Talk to the Veterans Crisis Line now
U.S. flag
An official website of the United States government

Health Services Research & Development

Go to the ORD website
Go to the QUERI website
HSRD Conference Logo

2017 HSR&D/QUERI National Conference Abstract

Printable View

4095 — Military to Civilian Transition Factors and Interest in Supported Employment Among Veterans with Traumatic Brain Injury: A Mixed Methods Analysis

Lead/Presenter: Ginnifer Mastarone, COIN - Portland
All Authors: Mastarone GL (Center for the Involvement of Veterans in Care (CIVIC), Portland, OR) Gilbert T (CIVIC) Wyse J (CIVIC) Pogoda TK (Center for Healthcare Organization and Implementation Research (CHOIR), Bedford, Boston, MA) Carlson KF (CIVIC)

OEF/OIF/OND Veterans with traumatic brain injury (TBI) experience substantial unemployment. This may be due to difficulties transitioning from military to civilian work environments. Supported employment (SE) is an evidence-based vocational rehabilitation program that has demonstrated positive health and employment outcomes for different Veteran populations, but is not widely accessed by Veterans with TBI. We drew from Schumacher and Meleis' transition theory to: 1)identify transition factors that may impede civilian workforce participation among Veterans with TBI, and 2)examine associations between transition factors and Veterans' interest in SE.

Sequential mixed methods design that included interviews and mailed surveys with OEF/OIF/OND Veterans with clinician-confirmed TBI. Phase 1 interviews (n = 37) explored Veterans' experiences while looking for civilian employment. Transcripts were analyzed by conventional content analysis. Phase 2 surveys examined transition factors among a national random sample of 1,800 Veterans (n = 616 respondents). Veterans were presented with an SE description, and indicated if they would be interested in SE if it were offered to them. Adjusted odds ratios (aOR) and 95% confidence intervals (CI) were calculated using multivariable logistic regression to examine associations between transition factors and SE interest.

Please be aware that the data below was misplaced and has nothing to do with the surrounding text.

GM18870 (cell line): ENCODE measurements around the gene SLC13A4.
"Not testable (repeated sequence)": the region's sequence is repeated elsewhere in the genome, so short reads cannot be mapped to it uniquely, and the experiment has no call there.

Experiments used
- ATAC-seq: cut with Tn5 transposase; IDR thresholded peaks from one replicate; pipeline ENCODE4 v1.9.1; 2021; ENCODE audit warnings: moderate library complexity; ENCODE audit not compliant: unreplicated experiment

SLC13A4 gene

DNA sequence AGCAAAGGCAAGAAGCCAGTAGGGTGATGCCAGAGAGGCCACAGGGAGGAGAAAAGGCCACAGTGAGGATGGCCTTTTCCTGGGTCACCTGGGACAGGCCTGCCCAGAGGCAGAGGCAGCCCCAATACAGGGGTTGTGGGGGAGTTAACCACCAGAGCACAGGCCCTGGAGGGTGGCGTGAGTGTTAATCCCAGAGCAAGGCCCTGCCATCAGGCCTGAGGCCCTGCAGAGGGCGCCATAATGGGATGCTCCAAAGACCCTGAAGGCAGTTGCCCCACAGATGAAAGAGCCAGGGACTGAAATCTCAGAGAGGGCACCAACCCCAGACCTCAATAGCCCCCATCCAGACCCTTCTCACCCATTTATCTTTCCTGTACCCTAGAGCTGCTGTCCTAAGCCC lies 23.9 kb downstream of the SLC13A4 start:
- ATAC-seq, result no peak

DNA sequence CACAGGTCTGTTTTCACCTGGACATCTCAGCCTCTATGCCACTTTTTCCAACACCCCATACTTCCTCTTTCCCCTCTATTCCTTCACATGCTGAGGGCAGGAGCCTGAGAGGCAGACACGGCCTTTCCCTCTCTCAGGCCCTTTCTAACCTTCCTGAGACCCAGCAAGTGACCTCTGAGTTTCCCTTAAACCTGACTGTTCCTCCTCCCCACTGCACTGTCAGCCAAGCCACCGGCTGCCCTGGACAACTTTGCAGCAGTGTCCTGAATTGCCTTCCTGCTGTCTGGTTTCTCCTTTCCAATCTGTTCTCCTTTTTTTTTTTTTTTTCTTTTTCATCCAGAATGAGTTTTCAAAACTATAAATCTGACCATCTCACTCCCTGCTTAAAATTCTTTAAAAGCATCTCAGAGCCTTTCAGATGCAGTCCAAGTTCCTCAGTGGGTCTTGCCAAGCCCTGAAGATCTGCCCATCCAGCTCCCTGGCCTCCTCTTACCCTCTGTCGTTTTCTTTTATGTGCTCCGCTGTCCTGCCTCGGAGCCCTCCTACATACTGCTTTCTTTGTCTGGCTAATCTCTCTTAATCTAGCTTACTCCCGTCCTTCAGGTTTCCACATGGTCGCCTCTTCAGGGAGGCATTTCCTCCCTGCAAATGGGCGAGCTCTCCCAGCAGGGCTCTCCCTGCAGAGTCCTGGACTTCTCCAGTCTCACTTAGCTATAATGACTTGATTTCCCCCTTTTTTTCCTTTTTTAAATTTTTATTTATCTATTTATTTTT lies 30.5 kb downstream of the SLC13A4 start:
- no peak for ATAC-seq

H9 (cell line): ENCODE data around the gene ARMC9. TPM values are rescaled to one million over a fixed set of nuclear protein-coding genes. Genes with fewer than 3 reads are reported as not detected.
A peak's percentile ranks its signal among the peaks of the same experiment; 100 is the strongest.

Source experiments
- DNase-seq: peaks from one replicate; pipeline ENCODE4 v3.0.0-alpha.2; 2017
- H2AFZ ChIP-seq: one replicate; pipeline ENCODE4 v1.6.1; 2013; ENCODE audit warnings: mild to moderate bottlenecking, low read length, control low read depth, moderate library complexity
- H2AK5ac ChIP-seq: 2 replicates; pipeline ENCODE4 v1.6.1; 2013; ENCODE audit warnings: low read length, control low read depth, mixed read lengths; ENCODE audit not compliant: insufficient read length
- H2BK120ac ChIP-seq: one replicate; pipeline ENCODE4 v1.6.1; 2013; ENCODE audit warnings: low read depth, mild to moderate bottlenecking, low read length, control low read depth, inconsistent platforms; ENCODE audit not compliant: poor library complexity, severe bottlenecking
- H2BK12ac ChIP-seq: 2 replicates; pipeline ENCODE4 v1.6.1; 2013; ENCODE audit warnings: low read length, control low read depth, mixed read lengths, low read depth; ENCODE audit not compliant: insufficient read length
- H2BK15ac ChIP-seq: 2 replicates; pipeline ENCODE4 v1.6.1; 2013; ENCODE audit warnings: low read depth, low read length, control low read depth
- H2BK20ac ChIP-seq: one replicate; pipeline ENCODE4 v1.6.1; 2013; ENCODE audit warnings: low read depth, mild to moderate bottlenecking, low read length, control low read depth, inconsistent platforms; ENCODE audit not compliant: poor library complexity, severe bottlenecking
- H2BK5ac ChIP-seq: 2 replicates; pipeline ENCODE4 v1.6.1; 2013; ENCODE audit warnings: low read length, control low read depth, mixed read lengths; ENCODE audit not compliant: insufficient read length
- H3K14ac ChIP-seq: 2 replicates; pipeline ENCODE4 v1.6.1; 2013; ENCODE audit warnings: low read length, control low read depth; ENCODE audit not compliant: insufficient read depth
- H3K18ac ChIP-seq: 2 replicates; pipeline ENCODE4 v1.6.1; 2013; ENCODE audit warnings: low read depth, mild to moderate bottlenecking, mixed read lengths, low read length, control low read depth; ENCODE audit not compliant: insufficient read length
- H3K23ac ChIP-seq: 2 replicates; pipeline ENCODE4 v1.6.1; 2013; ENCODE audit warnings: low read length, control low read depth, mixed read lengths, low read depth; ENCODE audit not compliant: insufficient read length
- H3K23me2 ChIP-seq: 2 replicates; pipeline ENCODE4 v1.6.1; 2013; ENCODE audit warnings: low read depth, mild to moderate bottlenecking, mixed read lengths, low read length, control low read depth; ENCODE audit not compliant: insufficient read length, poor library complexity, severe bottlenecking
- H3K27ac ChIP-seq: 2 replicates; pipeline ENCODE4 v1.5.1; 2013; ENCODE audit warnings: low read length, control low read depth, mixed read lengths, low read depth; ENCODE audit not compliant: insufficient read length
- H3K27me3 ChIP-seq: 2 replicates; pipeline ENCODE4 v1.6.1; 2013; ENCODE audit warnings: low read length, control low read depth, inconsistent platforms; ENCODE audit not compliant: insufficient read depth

Interviewees described memory, concentration, headaches, pain, balance, and anxiety problems as health transition factors impeding employment. Situational transition factors included work accommodation needs; difficulty translating military experience to civilian work; and lack of job experience, job search skills, and education. Organizational-level transition factors included perceived stigma against Veterans. Among survey respondents, health transition factors associated with interest in SE included loss of balance (aOR = 1.8;CI = 1.1-2.9) and anxiety (aOR = 2.0;CI = 1.1-3.4). Situational transition factors included lack of education/training (aOR = 2.3;CI = 1.4-3.7), job search skills (aOR = 3.5;CI = 1.1-11.3), job skills (aOR = 3.3;CI = 1.6-6.8), and beliefs that military experience was devalued in the workplace (aOR = 1.7;CI = 1.1-2.8). Perceived employer beliefs about Veterans was an organizational-level transition barrier associated with SE interest (aOR = 2.8;CI = 1.5-5.5).

This synthesis of interview and survey data suggests that Veterans experience a range of health-related, situational, and organizational-level transition barriers that impact their employment and interest in SE.

SE can increase Veterans' post-deployment health and employment success. This research identifies transition factors that may indicate need for, and interest in, SE among OEF/OIF/OND Veterans with TBI.